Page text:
So then what happened? I guess it bothers me deeply about how these lives are taken. Even by their own hands. The idea of intentionally ending your life in this painful and violent way makes me feel how horrible he must have been feeling, how helpless, how frantic that it happened that way. I’m not saying other ways are better or worse. I’m just saying my mind takes me here and then it stops. I hate that people posted pictures of him after the tragedy. How disrespectful and cruel.

**End of trigger warning**

I often go to find solace in Malini’s Girl Tribe. When I feel fragile, I know I will find love there. In the tribe, I came across a blog by Shivani Chavan that really moved me. It’s called Remember Me When I’m Gone in which she says, “Why do we take away a person’s dignity in his/her death? Could we try to remember good things about the person no matter what the conditions of his/her death were? The whole is greater than the sum of its parts, remember? Someone’s death is not their story.” And I thought to myself YES. That is so true, someone’s death is not their story. Their story is how they lived.

And so, I come back to this grieving for strangers, for feeling the grief, but also feeling anxious about sharing it for fear of judgment or because it doesn’t fall into the parameters of justifiable mourning.

I know I function on a more instinctual than logical setting sometimes, so I see how a little science may put this into perspective for everyone. So I did some research. According to https://www.livescience.com/, there are various kinds of shared grief. For example, ‘Event grief’ is described as,

When tragedy strikes — whether a hurricane or a missing child — strangers often unite to comfort each other… In our often-isolating society, joining others to mourn for a stranger helps people feel connected, part of a larger whole, and a common cause. This was most dramatically seen after the death of Princess Diana in 1997, which was followed by the largest public expression of grief for a single death in history.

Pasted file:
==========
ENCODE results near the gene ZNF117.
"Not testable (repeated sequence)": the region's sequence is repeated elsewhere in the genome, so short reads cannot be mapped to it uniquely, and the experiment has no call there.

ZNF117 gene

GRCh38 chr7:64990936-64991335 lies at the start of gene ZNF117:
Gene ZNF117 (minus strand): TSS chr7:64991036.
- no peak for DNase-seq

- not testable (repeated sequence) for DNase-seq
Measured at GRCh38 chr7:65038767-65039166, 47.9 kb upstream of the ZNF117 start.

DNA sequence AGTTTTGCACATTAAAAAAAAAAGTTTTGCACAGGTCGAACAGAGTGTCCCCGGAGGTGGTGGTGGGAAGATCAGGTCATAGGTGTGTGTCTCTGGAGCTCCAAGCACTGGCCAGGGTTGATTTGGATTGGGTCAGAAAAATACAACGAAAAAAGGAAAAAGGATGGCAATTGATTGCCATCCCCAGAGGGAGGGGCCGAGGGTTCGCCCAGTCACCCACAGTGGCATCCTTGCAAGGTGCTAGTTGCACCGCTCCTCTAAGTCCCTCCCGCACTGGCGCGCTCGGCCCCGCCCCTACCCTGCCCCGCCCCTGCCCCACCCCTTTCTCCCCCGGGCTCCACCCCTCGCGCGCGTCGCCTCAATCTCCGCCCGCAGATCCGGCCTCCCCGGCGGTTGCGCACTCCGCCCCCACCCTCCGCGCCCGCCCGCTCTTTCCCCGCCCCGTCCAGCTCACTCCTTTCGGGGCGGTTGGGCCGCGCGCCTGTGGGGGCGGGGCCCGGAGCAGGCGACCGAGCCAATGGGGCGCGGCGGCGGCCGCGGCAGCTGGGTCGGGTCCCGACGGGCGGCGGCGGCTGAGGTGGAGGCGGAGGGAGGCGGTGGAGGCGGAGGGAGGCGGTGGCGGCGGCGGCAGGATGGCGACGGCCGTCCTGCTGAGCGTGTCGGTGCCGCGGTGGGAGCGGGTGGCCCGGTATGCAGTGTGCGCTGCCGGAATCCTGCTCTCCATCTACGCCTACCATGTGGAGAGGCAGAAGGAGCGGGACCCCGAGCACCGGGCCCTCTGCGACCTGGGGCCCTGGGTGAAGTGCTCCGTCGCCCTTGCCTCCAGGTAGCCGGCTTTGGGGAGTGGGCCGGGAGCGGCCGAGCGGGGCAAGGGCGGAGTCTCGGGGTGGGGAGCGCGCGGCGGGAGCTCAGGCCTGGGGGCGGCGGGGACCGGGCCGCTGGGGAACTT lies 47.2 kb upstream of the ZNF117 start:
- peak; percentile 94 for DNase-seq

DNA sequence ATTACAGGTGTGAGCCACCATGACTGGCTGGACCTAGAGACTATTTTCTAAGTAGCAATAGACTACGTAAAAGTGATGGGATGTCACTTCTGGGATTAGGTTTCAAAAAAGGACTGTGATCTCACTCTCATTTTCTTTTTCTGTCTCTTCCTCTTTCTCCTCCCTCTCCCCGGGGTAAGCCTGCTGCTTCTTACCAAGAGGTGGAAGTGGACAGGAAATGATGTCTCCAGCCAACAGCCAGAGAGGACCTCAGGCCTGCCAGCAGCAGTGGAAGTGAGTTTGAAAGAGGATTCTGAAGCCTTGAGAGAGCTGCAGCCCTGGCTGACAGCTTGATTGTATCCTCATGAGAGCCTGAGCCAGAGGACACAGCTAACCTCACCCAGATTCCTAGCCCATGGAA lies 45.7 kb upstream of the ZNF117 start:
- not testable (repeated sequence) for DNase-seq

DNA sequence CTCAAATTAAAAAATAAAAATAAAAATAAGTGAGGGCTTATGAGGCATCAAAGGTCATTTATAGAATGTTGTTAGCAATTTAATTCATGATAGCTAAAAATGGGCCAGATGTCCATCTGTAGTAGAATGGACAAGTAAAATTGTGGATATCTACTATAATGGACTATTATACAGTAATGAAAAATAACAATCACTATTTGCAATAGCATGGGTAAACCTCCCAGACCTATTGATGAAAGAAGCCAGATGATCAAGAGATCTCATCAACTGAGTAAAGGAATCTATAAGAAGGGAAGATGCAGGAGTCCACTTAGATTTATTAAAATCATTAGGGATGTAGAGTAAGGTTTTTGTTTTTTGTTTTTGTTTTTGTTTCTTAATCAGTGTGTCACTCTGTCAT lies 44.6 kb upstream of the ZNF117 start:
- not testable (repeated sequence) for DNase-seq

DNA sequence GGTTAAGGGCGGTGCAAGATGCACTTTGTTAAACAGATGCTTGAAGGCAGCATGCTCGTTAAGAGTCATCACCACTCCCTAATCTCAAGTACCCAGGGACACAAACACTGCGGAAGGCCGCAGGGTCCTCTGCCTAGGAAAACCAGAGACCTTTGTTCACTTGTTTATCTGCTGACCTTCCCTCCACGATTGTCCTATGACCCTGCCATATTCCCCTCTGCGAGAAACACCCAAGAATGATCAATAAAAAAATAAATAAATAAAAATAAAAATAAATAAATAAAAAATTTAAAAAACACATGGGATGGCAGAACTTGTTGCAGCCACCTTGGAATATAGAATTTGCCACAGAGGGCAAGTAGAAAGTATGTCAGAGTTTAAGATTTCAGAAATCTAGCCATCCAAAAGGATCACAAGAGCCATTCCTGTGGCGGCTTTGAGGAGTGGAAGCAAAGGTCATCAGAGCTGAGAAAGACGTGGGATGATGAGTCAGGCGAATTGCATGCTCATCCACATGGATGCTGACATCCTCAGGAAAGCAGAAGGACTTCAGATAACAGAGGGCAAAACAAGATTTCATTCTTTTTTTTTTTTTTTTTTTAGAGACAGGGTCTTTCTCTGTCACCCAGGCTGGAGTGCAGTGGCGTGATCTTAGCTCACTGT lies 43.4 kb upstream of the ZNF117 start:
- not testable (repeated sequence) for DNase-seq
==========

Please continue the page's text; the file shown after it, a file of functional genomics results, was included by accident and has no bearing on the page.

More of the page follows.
Quora says,

Caring about others means that you are likely to be a conscientious citizen, friend, neighbour, co-worker, and family member. Grief is universal, and it is not reserved exclusively for our friends and loved ones.

Author of The Path to Forgiveness, Michele DeVille says,

We grieve because we are human and humans have hearts that are capable of feeling a deep connection to many things in life… Grief is personal but it is also universal and whether we like it or not, grief is one of the few things that is prejudice to no one. Loss and grief is something that every single person on this planet will experience. There is no avoiding it and loss in life is a bond we all must share. There is grief in our hearts because tragedy and loss of life remind us of just how vulnerable we are. Tragedy serves as a brutal reminder of our immortality and in reality, life does not come with any guarantees. Life can be forever changed in one single second and sadly, those changes in life sometimes come without the chance to say goodbye.

So we grieve and we ache for the ones we are afraid to lose, for the ones we know will ache when we are gone. For the lack of closure and because we are human and empathy is our greatest gift.

A few hours after the news broke I got several messages telling me I’m not alone, and I can always reach out. It felt so loving and kind, I might even take you guys up on that…

Unexpected kindness is the most underrated agent of human change.
Unexpected kindness is the most underrated agent of human change.

So net-net,

While the reasons we grieve for strangers are both personal and varied, one thing seems certain: it is comforting to the families who have lost their loved ones.

So don’t feel like you can’t express your condolences. Even live science says it’s so.

All you have to do is be respectful, mindful, empathetic, and kind.

And if this grief has been instrumental in making you remind your loved ones that they are not alone then please, by all means, grieve for the death of strangers, because a little more love and concern in these uncertain times can never be a bad thing. In fact, it is exactly what the world needs now and will probably need forever.

Wtf 2020? But I’m not giving up on you, and that I believe is because of the kindness of strangers.

We often have such conversations and share our thoughts on conversations such as this on Malini’s Girl Tribe on Facebook. Click here to join the group.